But in another stroke, Trump adds a key proviso: restrict government help to real Americans. White men are counted in, but undocumented Mexicans and Muslims and Syrian refugees are out. Thus, Trump offers the blue-collar white men relief from a taker’s shame: If you make America great again, how can you not be proud? Trump has put on his blue-collar cap, pumped his fist in the air, and left mainstream Republicans helpless. Not only does he speak to the white working class’ grievances; as they see it, he has finally stopped their story from being politically suppressed. We may never know if Trump has done this intentionally or instinctively, but in any case he’s created a movement much like the anti-immigrant but pro-welfare-state right-wing populism on the rise in Europe. For these are all based on variations of the same Deep Story of personal protectionism.

Yet again, race and class are intertwined here. The white, poor southern men (the linked article profiles Louisiana) who love Trump are racist. There’s no doubt about that. They see their white privilege slipping away at the same time that they feel their class stability collapsing beneath them. How then to get the help you need in a world without good-paying working class jobs? Demonize those you used to demean for getting the programs you now need. Talk about yourself as a real, deserving American and the others as undeserving of Americanness.

There is no simply policy to solve racism. There are however policies that can undermine the class insecurities these people feel. Just because they vote for Trump and are racist doesn’t mean we should not take the precariousness of their lives seriously. Moreover, any class-based program that helps these white people in Louisiana also helps people of color. But sadly, working-class issues really are not on the table in this general election campaign (although arguably there are no issues under any kind of serious discussion right now). Democrats are a little better at recognizing the need to put people to work, but they have struggled mightily to come up with any sort of serious jobs program that would find good work for poor Americans. It’s all education and retraining, which are easy panaceas that make policymakers feel like they are doing something but which do almost nothing for the affected people. That’s what has to change–people of southern Louisiana, black or white or Asian or Latino, all need access to good jobs in the places they live. Racism will never go away. But until good jobs are in place, it will be very easy for fascists like Trump to make the kinds of connections between economic hard times and racial mythology to create very scary political movements in the United States.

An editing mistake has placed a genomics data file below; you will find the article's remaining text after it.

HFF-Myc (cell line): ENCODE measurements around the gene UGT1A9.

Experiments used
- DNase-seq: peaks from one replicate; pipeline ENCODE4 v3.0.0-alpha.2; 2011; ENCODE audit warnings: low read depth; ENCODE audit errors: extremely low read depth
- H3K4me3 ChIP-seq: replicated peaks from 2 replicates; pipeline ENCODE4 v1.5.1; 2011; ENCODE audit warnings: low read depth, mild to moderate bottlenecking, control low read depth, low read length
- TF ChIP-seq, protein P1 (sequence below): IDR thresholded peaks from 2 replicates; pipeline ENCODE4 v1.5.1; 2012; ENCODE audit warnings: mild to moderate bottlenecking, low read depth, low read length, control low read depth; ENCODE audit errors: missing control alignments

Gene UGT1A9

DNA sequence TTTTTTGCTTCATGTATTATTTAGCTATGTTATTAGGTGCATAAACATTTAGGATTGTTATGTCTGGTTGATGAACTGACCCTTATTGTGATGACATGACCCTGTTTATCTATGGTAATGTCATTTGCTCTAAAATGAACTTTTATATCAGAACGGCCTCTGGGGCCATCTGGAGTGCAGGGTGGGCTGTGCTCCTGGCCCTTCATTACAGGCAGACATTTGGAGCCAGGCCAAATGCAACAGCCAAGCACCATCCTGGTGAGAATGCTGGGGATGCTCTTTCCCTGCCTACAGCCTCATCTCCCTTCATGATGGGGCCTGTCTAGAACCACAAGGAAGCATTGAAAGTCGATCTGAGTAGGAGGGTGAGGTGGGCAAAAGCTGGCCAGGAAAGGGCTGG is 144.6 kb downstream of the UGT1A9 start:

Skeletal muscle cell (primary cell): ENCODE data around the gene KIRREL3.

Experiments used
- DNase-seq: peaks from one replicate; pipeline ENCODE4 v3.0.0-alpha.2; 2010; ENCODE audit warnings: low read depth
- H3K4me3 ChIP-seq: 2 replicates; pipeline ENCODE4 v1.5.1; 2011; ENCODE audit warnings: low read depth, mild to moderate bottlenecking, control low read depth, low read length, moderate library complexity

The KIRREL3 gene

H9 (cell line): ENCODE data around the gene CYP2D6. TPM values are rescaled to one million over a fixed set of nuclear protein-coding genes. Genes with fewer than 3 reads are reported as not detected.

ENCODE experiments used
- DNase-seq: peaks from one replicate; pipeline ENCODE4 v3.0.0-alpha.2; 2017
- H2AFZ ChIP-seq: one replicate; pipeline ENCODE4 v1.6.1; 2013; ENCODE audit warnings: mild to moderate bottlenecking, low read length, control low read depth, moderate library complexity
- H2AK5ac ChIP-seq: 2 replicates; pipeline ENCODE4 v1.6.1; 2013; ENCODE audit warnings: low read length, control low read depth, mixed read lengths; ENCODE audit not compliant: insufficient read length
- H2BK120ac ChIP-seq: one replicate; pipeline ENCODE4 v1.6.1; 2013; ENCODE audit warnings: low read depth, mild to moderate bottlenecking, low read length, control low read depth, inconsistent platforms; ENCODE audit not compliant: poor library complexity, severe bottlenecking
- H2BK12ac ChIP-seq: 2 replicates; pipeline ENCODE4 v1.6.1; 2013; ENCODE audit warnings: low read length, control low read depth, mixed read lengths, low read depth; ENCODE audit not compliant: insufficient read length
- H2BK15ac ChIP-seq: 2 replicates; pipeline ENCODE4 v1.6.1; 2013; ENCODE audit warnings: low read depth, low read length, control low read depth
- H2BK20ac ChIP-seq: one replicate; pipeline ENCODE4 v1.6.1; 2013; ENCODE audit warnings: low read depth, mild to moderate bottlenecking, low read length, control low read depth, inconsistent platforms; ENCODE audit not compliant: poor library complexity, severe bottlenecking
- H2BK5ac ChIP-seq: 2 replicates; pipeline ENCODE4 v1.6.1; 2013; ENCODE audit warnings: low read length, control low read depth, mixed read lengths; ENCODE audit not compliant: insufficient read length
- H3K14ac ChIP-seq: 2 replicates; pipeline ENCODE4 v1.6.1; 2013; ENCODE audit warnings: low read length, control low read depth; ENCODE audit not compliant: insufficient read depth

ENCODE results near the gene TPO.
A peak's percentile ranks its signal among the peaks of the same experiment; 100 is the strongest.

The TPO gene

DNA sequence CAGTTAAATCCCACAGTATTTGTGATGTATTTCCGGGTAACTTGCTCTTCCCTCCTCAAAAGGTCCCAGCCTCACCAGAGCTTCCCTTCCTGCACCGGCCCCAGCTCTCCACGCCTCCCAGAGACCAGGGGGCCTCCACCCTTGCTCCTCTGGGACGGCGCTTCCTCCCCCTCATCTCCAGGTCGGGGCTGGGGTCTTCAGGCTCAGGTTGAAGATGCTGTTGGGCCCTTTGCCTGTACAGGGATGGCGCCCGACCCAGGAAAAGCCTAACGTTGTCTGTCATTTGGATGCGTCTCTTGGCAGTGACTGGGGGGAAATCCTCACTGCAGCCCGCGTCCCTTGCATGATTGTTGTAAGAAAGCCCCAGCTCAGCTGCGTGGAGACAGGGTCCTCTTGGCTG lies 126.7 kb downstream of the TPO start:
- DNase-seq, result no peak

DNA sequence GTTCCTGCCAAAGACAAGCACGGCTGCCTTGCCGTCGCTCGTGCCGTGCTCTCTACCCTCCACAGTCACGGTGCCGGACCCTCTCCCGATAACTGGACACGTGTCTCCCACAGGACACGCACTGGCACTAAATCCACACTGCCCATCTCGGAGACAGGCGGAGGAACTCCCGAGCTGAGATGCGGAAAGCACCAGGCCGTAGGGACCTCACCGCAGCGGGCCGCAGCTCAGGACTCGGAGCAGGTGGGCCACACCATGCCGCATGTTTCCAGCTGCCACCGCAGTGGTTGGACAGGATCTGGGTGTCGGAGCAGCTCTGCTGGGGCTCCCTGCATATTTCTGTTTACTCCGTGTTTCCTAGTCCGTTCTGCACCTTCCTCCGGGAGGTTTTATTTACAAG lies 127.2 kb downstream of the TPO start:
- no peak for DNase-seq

Living Wages for Baseball Staffers

[ 121 ] August 31, 2016 |


I enjoyed reading this profile of Boston Red Sox organist Josh Kantor, largely because he’s a player in the larger New England music scene and sat in for most of the Drive-By Truckers’ show in Providence last fall, which was super cool. However, one thing about this interview alarmed me greatly:

AVC: You’re doing 81 games a year, plus playoffs?

JK: Yeah, 81 home games, and then hopefully if were lucky there are playoff games in addition to that.

AVC: Are you full-time or are you contract? Are you paid by the Red Sox?

JK: I get paid by the Boston Red Sox. I receive an hourly wage, which is a pretty small hourly wage, but I love the work, so that’s why I keep going back.

AVC: You’re not getting Big Papi money?

JK: Oh, I’m not even getting pay-the-bills money. I work an office job, and I do a ton of freelance music work as well.

What? The Boston Red Sox, an organization raking in endless dollars, does not pay their organist, who works 81 days a year, assuming they don’t make the playoffs, anything even approaching a living wage? Do they really pay him $10 an hour or something? That is absolutely disgraceful. It’s not as if I didn’t already know that professional sports franchises owned by billionaires with gargantuan television deals and endless marketing opportunities take every penny possible from their everyday employees. They’d still be doing the same to the players if they could get away with it. But I would have figured someone as central to the team as its long-time organist would at least be getting something that looks like a living wage. But no. Not even close evidently. Call me a filthy communist if you will, but I think the Red Sox organist should be able to pay his bills on his salary.

Divided Families

[ 36 ] August 31, 2016 |